Figured it out yet? No?
Several people have emailed to and/or tweeted at me (I still hate that I tweet "at" people. It seems violent somehow.), wondering why I haven't blogged about Charlie Gard yet. Well, I haven't done any request posts in a while, so you people are finally getting your wish.
For those of you who have no idea about whom I'm talking, I'll give you the short short version. Charlie Gard is a wee British lad who was born with an incredibly rare genetic disorder called mitochondrial DNA depletion syndrome, in which there is a drop in mitochondrial DNA in affected tissues (muscles, brain, and liver). The affected cells can't produce the ATP they need to survive, and it typically results in death in infancy or early childhood.
As if that weren't bad enough, Charlie was unfortunately diagnosed with an incredibly rare variant of this incredibly rare disease, called RRM2B-related mitochondrial disease. There are only 16 reported cases of this variant, and all of them have died in infancy.
Like all children with this disease, Charlie seemed like a healthy, normal boy when he was born last August, but he missed some developmental milestones, so his parents took him to the hospital when he was two months old. Since then he has been on a ventilator, unresponsive and unable to move. Ever since his parents received the devastating diagnosis, they have been in a legal battle with the hospital over how to treat Charlie - A) continue with aggressive treatment, or B) stop fighting and let nature take its course.
Sigh. Here we go again. Another tragic story of a child taken too soon.
Charlie's parents aren't ready to let go, and it seems they have been in and out of the courts every few months. An American neurologist (who still has not been named) has averred that Charlie is in the terminal stages of his disease, but he has offered an experimental treatment called nucleoside bypass therapy, which has never been used for RRM2B (though it has had some success with a less-severe variant called TK2) and reportedly costs £1.2 million. His parents set up a GoFundMe account that raised more than the required amount, but Charlie's doctors at Great Ormond Street Hospital argued that the therapy is untested and has risks that would outweigh any potential benefit. In April 2017 the courts decided that the hospital could turn the ventilator off and let Charlie pass in peace.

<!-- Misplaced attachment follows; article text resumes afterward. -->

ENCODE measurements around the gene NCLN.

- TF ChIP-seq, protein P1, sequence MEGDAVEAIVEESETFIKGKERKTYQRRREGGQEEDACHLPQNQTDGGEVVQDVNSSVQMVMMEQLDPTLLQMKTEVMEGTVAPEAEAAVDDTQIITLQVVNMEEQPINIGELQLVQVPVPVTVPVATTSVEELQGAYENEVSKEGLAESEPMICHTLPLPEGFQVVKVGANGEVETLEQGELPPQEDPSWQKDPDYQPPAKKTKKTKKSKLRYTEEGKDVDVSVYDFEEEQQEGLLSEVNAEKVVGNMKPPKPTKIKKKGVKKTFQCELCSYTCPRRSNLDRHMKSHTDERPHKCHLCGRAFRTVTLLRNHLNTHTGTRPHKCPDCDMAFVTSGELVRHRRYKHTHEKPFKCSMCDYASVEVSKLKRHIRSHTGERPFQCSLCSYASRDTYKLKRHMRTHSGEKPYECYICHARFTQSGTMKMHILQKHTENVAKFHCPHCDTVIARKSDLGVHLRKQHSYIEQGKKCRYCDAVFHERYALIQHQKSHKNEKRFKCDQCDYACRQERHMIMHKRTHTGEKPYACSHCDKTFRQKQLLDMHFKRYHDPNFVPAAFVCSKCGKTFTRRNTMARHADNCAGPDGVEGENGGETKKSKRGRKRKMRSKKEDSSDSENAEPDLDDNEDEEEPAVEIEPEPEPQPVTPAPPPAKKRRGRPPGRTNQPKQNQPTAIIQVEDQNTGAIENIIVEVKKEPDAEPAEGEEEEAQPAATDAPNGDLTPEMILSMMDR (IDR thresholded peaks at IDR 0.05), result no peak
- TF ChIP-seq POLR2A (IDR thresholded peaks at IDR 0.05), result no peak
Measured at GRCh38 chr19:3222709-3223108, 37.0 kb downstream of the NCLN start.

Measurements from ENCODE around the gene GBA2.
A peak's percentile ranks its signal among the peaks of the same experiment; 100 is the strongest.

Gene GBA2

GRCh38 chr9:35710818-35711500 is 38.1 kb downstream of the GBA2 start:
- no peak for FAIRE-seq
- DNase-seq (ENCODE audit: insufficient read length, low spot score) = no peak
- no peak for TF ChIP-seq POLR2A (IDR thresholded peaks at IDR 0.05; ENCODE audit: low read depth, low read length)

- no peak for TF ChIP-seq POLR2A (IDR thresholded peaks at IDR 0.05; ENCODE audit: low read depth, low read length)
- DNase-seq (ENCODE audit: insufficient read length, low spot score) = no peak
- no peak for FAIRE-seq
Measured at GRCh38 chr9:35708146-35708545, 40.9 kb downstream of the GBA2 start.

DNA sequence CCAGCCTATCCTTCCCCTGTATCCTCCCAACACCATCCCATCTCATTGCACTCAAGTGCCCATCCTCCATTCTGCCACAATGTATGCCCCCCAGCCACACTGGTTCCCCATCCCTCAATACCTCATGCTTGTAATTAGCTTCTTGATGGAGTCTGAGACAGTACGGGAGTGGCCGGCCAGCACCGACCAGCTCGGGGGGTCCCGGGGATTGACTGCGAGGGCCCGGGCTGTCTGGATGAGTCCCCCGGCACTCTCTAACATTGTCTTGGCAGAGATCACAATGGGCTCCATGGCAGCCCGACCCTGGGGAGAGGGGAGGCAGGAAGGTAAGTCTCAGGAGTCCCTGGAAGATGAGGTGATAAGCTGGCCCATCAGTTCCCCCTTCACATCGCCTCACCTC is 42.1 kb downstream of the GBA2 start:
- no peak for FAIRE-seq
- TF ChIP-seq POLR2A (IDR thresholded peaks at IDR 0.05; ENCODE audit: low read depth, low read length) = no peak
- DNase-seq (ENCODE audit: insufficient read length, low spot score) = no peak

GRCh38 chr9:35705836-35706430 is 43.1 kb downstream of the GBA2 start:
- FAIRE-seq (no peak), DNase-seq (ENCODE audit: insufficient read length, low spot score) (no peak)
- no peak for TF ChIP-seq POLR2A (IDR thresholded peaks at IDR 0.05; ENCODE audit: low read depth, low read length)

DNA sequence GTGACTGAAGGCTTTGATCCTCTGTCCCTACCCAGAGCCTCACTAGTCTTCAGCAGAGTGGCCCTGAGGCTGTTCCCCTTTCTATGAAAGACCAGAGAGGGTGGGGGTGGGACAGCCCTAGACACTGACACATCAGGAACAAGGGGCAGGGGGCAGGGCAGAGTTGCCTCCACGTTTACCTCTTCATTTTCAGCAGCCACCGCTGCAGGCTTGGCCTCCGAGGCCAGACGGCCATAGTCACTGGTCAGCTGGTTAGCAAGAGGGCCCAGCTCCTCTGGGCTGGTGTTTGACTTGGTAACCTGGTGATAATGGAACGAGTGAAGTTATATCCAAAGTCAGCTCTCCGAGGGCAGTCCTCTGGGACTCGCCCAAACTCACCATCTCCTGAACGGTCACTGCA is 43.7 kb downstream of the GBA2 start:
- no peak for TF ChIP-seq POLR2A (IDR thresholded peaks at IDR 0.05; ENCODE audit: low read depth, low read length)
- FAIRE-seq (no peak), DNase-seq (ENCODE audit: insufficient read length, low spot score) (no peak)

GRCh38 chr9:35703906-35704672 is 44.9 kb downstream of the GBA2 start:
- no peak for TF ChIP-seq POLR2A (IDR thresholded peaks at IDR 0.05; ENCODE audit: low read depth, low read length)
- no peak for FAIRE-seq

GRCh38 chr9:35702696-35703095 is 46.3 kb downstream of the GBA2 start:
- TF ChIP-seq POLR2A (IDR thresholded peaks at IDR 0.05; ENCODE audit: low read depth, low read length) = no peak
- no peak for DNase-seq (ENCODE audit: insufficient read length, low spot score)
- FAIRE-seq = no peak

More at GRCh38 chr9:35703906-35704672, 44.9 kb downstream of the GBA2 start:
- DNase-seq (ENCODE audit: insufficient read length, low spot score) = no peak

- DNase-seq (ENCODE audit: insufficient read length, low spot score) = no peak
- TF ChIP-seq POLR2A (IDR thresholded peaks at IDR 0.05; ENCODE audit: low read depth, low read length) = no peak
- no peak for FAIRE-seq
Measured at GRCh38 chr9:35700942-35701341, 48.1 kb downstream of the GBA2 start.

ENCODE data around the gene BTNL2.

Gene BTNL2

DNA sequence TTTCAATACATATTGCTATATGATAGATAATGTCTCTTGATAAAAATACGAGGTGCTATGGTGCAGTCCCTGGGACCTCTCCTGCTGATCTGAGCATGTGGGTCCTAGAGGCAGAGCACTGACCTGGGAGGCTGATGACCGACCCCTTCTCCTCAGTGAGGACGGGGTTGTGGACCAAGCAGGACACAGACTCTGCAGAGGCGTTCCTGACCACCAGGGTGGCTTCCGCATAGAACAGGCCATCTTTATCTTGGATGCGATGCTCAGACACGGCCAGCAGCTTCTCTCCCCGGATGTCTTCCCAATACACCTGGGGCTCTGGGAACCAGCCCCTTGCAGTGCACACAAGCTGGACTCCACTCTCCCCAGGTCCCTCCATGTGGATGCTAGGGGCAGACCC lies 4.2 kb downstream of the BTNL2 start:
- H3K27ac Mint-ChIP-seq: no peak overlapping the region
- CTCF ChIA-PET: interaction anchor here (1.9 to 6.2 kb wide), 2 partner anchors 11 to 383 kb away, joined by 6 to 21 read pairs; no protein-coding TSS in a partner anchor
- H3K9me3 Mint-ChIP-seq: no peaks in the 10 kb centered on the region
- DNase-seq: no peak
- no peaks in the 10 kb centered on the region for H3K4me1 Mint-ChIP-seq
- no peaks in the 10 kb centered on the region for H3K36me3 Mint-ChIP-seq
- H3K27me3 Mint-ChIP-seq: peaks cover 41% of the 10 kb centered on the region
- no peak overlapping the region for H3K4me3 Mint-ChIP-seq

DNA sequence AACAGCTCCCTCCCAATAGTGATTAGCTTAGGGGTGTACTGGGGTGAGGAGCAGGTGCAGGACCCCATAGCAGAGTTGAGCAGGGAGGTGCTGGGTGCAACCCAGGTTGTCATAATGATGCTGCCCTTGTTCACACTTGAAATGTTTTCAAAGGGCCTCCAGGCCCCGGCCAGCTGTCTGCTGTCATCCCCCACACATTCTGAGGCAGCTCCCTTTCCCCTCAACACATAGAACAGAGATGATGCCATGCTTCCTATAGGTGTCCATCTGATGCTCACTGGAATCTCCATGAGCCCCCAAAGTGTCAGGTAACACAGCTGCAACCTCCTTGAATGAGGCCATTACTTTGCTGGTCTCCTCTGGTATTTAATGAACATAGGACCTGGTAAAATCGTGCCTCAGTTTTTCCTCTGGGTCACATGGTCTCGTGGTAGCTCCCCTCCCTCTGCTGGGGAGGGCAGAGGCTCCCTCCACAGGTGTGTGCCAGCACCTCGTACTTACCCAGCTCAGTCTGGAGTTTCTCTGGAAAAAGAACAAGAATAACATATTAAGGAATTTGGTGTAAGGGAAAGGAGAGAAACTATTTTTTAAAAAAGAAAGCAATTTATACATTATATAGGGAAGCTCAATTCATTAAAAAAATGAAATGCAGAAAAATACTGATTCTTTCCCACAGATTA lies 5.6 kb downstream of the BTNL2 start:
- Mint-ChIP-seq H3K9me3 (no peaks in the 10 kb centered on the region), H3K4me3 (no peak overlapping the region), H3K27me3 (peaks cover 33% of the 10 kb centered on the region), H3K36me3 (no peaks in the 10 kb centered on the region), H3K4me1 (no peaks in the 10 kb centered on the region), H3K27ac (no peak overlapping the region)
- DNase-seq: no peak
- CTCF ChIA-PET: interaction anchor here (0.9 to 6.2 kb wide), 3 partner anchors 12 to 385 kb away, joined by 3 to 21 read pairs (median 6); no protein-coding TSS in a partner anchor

Undeterred, Charlie's parents kept fighting. They took the case to the Court of Appeals, which upheld the initial ruling in favour of the hospital. The Supreme Court then heard the case, which again upheld the ruling. They took it all the way up to the European Court of Human Rights, which just a few days ago upheld the ruling yet again.
Since the ruling, a children's hospital in the Vatican has offered to take Charlie in as has an American hospital, but his doctors have refused to allow him to fly. Prime Minister Theresa May has agreed with the doctors, and Charlie remains at Great Ormond. Charlie's parents have since asked his doctors to discharge him, so that he can die at home in his crib with his parents. But he still remains where he has been for nearly his entire life.